Russia has unveiled a combat surveillance drone intended to resemble a menacing owl spreading its wings.

The avian imposter was showcased at the Defense Ministry’s annual military expo in the outskirts of Moscow on Tuesday. 

Footage from the event published by the ministry’s Zvezda news channel showthe remote-controlled wheeled drone rolling across a grassy field before takeoff. The owl drone is equipped with a laser beam to guide artillery and aviation, the channel reported.


From afar, it might be able to pull off the disguise. But an up-close glimpse reveals eyes permanently affixed with a sedated expression and a gaping hole where a beak should be.

When viewed from the ground, the drone’s incognito appearance allows it to approach targets without being noticed, the state-run TASS news agency cited its developer as saying.




Weighing in at 5 kilograms and capable of identifying targets 10 meters away, the army-green owl drone clocks in up to 40 minutes of flying time and can cover distances up to 20 kilometers, according to Interfax

The unmanned aerial vehicle’s exterior can also be changed to resemble a falcon or other birds of prey, Interfax reported.

Not one to be outshone, the U.S. intelligence community is reportedly developing lightweight owl spy drones of its own.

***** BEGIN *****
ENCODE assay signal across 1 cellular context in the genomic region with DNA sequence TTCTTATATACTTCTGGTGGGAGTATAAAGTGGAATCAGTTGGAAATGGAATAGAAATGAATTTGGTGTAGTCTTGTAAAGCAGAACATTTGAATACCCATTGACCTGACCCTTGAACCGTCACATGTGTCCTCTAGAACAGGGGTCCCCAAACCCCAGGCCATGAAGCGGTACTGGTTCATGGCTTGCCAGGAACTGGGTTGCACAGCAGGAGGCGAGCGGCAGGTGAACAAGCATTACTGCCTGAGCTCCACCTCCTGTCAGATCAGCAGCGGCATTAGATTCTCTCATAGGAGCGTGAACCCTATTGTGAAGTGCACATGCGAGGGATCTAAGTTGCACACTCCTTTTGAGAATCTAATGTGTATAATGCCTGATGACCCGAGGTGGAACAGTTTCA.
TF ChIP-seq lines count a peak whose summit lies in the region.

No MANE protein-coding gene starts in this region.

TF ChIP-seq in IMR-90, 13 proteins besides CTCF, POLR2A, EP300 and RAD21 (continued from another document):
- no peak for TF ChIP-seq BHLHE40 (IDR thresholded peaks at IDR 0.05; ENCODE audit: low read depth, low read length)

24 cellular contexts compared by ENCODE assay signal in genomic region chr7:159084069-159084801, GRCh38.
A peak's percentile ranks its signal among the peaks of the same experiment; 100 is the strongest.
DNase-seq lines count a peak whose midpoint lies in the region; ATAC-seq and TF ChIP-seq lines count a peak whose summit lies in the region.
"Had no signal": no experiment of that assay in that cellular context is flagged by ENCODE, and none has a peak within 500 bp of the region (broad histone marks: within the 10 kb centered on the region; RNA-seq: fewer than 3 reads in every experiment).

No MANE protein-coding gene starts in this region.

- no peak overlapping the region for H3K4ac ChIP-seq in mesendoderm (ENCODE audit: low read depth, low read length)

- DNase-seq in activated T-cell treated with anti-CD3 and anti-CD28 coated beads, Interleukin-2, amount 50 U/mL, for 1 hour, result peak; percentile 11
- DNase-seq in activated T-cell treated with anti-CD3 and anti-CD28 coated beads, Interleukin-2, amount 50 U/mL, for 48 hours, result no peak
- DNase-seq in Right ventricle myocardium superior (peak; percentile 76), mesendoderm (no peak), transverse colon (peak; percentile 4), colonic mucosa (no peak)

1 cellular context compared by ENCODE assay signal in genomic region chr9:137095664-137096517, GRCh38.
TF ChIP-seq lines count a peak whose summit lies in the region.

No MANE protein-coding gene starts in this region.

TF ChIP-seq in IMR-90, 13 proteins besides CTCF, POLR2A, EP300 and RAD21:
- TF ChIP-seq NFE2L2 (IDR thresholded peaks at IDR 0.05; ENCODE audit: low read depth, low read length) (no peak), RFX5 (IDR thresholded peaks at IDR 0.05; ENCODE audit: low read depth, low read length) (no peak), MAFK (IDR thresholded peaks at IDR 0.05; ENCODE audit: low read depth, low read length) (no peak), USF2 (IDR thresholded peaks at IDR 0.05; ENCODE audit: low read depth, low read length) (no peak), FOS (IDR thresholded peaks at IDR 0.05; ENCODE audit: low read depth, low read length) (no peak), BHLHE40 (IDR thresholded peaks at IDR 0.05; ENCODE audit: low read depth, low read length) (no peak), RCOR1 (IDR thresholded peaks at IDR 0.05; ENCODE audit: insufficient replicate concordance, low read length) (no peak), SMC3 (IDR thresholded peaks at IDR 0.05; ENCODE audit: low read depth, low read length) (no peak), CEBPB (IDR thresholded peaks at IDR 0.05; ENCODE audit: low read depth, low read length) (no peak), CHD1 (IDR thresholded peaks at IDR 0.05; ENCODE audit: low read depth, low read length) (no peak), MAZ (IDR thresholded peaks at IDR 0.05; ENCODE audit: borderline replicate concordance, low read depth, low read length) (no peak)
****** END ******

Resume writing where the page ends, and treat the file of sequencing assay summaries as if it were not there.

An Israeli-U.S. cybersecurity firm released a new report on Monday evening, claiming that "nation-state" hackers had compromised the systems of at least ten cellular carriers around the world to steal metadata related to specific users. Albeit unconfirmed, both the targeted individuals and the hackers are believed to link to China.

None of the affected carriers or targeted individuals have been named.

Cybereason claimed that the sophistication and scale of the attack, which they have dubbed Operation Softcell, bear the hallmarks of a nation-state action and that the individual targets—military officials and dissidents—tie to China. All of which points to the Chinese government as the likely culprit. The affected carriers. were in Europe, Africa, the Middle East and Asia. None were thought to be in the United States.

"The advanced, persistent attack targeting telecommunications providers," the company said, "has been active since at least 2017... The threat actor was attempting to steal all data stored in the active directory, compromising every single username and password in the organization, along with other personally identifiable information, billing data, call detail records, credentials, email servers, geo-location of users, and more."

The attack was described in the report as a "game of cat and mouse between the threat actor and the defenders." As soon as the compromise [of] critical assets, such as database servers, billing servers, and the active directory" was detected, "the threat actor stopped the attack" only to resume later.